Easter Day Morning ~ Pat Bryden
The walk round Inverleith Park this morning was quieter than usual.
There was space to look rather than to keep avoiding others.
I was struck by the beauty of that setting: looking east, the majestic
treeline in the Botanics stood out, resting, still, and without effort blooming into leaf, peppered with remaining cherry blossom.
The variegated jigsaw of greens would be a gift for the artist:
near black of pines, almost lemon new-leaf shades and the darker,
stronger greens of chestnut. Looking west, the measured bulk
of the Pentlands, reassuringly waiting to welcome again those
who love to walk there, and coming east from there again, the famous
Edinburgh skyline from Castle to Parliament, at last quiet, able
to breathe, to be itself and not just a money-making business.
Use this time well ~ Alastair Hulbert
Global warming is generally understood to be the cost we are paying for economic development. But the transmission of disease from wildlife to humans is increasingly being seen as another such cost.
Research suggests that it is human activity, such as road-building, mining, hunting and logging that triggered the Ebola epidemics in Africa in the 1990s and that is unleashing new terrors today. We disrupt ecosystems and shake viruses loose from their natural hosts. Whenthat happens they need a new host and, often, we are it.
According to a leading climate economist, speaking after last week’s postponement of the UN Climate Change conference, we have the chance after the Coronavirus crisis to create a new approach to economics that is in closer harmony with the natural world. If society can change as much as it has in the last few weeks, then how much more might it change in a year? ‘That will be the challenge and opportunity of Cop26 next year. We must use this time well.’
Week 4: Physical not Social Distancing, Monday 13th April ~ Hilery Williams
I see the News and try to quell the sense of danger. It won’t be the virus that gets me, but the fake or rolling news.
The crisis is real. And yet, not real. I have soap, toilet paper, chocolate. I hear my granddaughter read, judge skippingtournaments between her and her aunt in the Philippines. We are learning chess together.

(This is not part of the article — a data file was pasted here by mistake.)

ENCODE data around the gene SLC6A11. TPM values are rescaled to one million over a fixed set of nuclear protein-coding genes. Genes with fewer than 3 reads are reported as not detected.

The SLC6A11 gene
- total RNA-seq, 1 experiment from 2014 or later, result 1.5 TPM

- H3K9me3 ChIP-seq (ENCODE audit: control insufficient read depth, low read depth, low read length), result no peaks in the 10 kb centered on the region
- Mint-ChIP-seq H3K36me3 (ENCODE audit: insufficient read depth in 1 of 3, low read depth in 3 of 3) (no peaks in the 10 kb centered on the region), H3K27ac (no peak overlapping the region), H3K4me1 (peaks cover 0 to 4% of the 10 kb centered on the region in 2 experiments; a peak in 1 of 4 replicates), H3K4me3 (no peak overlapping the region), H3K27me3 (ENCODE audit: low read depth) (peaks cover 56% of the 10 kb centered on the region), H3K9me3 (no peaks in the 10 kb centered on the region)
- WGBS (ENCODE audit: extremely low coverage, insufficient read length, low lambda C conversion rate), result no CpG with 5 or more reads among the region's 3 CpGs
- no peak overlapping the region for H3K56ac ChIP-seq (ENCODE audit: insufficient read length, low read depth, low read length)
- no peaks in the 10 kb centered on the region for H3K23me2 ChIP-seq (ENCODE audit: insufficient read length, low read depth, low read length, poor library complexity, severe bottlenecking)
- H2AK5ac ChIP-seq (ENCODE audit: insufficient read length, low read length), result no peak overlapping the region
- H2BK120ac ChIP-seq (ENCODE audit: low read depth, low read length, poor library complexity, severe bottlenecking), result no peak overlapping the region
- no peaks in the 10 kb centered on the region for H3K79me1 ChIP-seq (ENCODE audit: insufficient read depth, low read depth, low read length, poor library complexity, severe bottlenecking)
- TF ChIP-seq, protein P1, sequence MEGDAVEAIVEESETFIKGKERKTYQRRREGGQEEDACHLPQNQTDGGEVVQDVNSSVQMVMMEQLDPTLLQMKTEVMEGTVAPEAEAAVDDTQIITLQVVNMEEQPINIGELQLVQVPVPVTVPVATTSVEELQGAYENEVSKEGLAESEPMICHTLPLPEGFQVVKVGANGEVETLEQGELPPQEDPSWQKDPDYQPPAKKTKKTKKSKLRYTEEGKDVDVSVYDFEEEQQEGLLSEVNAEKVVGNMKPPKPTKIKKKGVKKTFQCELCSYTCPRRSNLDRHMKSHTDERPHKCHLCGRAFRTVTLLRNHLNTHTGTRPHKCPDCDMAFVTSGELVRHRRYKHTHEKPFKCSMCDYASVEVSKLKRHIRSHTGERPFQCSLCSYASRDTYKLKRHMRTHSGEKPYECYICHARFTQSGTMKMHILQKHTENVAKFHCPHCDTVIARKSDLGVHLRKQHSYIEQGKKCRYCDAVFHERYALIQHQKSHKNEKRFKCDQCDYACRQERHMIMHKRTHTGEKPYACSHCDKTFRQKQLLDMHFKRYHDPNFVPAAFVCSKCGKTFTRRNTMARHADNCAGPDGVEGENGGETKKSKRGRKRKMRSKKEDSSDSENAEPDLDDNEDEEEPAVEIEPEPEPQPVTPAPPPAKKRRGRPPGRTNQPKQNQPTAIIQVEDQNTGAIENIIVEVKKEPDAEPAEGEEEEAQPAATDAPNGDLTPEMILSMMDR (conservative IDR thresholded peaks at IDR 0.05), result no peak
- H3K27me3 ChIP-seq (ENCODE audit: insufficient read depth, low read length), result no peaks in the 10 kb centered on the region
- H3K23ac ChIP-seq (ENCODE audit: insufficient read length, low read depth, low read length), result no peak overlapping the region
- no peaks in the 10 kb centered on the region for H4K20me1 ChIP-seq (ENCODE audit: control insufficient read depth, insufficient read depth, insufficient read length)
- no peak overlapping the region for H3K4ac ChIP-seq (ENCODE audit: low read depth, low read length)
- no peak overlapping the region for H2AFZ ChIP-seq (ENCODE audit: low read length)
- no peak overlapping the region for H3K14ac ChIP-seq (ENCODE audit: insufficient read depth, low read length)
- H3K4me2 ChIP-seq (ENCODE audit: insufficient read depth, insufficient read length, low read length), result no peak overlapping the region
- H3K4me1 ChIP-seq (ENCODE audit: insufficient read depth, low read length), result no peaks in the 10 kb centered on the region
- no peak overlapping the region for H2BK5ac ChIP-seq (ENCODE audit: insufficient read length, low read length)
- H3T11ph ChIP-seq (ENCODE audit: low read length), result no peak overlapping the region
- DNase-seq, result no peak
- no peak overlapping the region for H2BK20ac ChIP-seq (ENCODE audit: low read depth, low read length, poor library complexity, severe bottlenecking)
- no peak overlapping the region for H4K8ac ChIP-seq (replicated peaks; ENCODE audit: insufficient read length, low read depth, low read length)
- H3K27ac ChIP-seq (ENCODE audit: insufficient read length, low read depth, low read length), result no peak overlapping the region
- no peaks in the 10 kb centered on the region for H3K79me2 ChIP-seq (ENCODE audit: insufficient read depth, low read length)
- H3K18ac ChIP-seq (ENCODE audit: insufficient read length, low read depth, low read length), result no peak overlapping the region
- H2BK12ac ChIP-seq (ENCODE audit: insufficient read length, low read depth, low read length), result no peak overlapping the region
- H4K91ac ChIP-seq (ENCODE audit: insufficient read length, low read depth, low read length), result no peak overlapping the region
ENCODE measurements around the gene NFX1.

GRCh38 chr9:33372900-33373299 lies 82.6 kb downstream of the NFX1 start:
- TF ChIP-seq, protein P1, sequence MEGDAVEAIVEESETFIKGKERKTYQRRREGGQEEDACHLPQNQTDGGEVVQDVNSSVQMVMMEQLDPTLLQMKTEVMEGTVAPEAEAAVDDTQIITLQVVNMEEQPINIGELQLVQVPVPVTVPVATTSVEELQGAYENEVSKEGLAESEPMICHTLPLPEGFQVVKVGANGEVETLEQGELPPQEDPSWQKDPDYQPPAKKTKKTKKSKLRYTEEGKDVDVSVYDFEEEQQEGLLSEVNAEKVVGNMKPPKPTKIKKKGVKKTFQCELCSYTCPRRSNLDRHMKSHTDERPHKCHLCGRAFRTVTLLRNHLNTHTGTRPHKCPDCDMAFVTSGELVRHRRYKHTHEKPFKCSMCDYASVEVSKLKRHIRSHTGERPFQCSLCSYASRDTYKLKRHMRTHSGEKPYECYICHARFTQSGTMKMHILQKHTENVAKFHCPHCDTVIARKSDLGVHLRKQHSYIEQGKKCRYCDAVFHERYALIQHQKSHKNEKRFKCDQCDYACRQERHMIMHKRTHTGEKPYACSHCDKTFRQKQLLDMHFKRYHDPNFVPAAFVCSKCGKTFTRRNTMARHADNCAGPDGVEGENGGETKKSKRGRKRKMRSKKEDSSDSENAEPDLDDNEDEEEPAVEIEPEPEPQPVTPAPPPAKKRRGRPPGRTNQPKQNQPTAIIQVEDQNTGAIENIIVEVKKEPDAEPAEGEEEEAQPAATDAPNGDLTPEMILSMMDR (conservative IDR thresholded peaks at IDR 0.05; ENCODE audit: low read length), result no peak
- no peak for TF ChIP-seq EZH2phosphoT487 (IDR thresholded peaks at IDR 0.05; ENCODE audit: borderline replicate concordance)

What joy to find a wealth of activities online: the Home Chorus, Spanish lessons, a writing course, and Zoom meetings: so good to see friends’ faces and have a laugh. We never get close and yet we’ve never been closer.
Friends responded to an ‘urgent’ call for custard powder. 3 tins miraculously appeared on the doorstep. Even better was the chat in the sunshine: me at the top of the stairs, my friend at the bottom: my first breath of fresh air for weeks. How lucky I am.
Thoughts in isolation ~ Dave Powell
All around us selfless people oil the wheels of our everyday lives. Stocks are replenished, supermarket shelves stacked, mail arrives, the sick and elderly are cared for. I salute these brave people; not least the medics among them.
Three of my family work in the NHS. Last week my daughter did surgery with inadequate PPE; she had to buy a mask from Screwfix.
My anger crystallised.
The Westminster government is no passionate supporter of the NHS; they have systematically tried to dismantle it and starved it of the money and resource it needs yet they cynically rebrand it as the touchy feely ‘our NHS’.
The NHS ‘runs on love’ says Boris (no pay rise nurses) Johnson. On PPE shortages, Priti ‘sorry if people feel there have been failings’ Patel has moved on from her contempt for ‘unskilled’ workers. BAME medics are dying and we have a shortage of nurses. Remember Theresa ‘hostile environment for immigrants’ May? ‘We’re following the science’ says Michael ‘we’ve had too much of experts’ Gove.
Let’s reserve our admiration for the lions, not the two-faced donkeys who claim to lead them.
A friend sent this and we thought we’d share it.
And people stayed home ~ Kitty O’Meara
And people stayed home
and read books and listened
and rested and exercised
and made art and played
and learned new ways of being
and listened deeper
someone met their shadow
and people began to think differently
and people healed
and in the absence of people who lived in ignorant ways,
dangerous, meaningless and heartless,
even the earth began to heal
and when the danger ended
and people found each other
grieved for the dead people
and they made new choices
and dreamed new visions
and created new ways of life
and healed the earth completely
just as they were healed themselves.
Thanks to Billie (aged 6) who has chalked a rainbow door mat at all the gates in Dunrobin/Balmoral.